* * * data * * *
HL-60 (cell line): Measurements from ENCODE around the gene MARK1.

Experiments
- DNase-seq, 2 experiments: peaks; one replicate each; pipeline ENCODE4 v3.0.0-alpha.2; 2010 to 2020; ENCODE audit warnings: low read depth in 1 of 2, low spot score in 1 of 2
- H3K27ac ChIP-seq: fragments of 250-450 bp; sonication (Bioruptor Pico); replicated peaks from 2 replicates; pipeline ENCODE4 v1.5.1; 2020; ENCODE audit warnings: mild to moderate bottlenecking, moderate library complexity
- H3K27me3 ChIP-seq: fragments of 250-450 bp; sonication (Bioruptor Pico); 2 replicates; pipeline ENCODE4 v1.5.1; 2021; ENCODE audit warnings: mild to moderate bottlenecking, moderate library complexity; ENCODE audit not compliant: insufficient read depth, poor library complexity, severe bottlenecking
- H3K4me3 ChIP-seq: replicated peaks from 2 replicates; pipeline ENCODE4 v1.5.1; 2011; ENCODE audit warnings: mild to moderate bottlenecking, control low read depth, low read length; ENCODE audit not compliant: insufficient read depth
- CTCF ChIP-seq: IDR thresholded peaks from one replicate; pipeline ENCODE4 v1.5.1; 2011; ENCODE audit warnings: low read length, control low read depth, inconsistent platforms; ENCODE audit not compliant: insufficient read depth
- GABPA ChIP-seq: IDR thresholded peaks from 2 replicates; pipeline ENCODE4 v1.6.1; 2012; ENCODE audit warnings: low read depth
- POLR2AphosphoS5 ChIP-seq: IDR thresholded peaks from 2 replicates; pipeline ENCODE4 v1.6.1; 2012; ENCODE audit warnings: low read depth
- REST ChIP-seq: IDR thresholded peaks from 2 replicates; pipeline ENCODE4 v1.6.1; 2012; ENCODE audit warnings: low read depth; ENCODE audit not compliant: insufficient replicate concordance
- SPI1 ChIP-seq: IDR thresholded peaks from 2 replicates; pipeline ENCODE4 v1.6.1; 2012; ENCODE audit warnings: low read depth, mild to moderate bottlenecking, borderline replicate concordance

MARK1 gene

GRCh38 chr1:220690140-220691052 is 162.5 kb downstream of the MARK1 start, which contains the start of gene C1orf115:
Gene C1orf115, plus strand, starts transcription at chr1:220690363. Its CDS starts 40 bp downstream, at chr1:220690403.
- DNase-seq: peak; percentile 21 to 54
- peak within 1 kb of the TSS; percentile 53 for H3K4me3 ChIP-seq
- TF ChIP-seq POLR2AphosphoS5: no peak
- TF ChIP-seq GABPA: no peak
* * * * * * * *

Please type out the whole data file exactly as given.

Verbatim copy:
HL-60 (cell line): Measurements from ENCODE around the gene MARK1.

Experiments
- DNase-seq, 2 experiments: peaks; one replicate each; pipeline ENCODE4 v3.0.0-alpha.2; 2010 to 2020; ENCODE audit warnings: low read depth in 1 of 2, low spot score in 1 of 2
- H3K27ac ChIP-seq: fragments of 250-450 bp; sonication (Bioruptor Pico); replicated peaks from 2 replicates; pipeline ENCODE4 v1.5.1; 2020; ENCODE audit warnings: mild to moderate bottlenecking, moderate library complexity
- H3K27me3 ChIP-seq: fragments of 250-450 bp; sonication (Bioruptor Pico); 2 replicates; pipeline ENCODE4 v1.5.1; 2021; ENCODE audit warnings: mild to moderate bottlenecking, moderate library complexity; ENCODE audit not compliant: insufficient read depth, poor library complexity, severe bottlenecking
- H3K4me3 ChIP-seq: replicated peaks from 2 replicates; pipeline ENCODE4 v1.5.1; 2011; ENCODE audit warnings: mild to moderate bottlenecking, control low read depth, low read length; ENCODE audit not compliant: insufficient read depth
- CTCF ChIP-seq: IDR thresholded peaks from one replicate; pipeline ENCODE4 v1.5.1; 2011; ENCODE audit warnings: low read length, control low read depth, inconsistent platforms; ENCODE audit not compliant: insufficient read depth
- GABPA ChIP-seq: IDR thresholded peaks from 2 replicates; pipeline ENCODE4 v1.6.1; 2012; ENCODE audit warnings: low read depth
- POLR2AphosphoS5 ChIP-seq: IDR thresholded peaks from 2 replicates; pipeline ENCODE4 v1.6.1; 2012; ENCODE audit warnings: low read depth
- REST ChIP-seq: IDR thresholded peaks from 2 replicates; pipeline ENCODE4 v1.6.1; 2012; ENCODE audit warnings: low read depth; ENCODE audit not compliant: insufficient replicate concordance
- SPI1 ChIP-seq: IDR thresholded peaks from 2 replicates; pipeline ENCODE4 v1.6.1; 2012; ENCODE audit warnings: low read depth, mild to moderate bottlenecking, borderline replicate concordance

MARK1 gene

GRCh38 chr1:220690140-220691052 is 162.5 kb downstream of the MARK1 start, which contains the start of gene C1orf115:
Gene C1orf115, plus strand, starts transcription at chr1:220690363. Its CDS starts 40 bp downstream, at chr1:220690403.
- DNase-seq: peak; percentile 21 to 54
- peak within 1 kb of the TSS; percentile 53 for H3K4me3 ChIP-seq
- TF ChIP-seq POLR2AphosphoS5: no peak
- TF ChIP-seq GABPA: no peak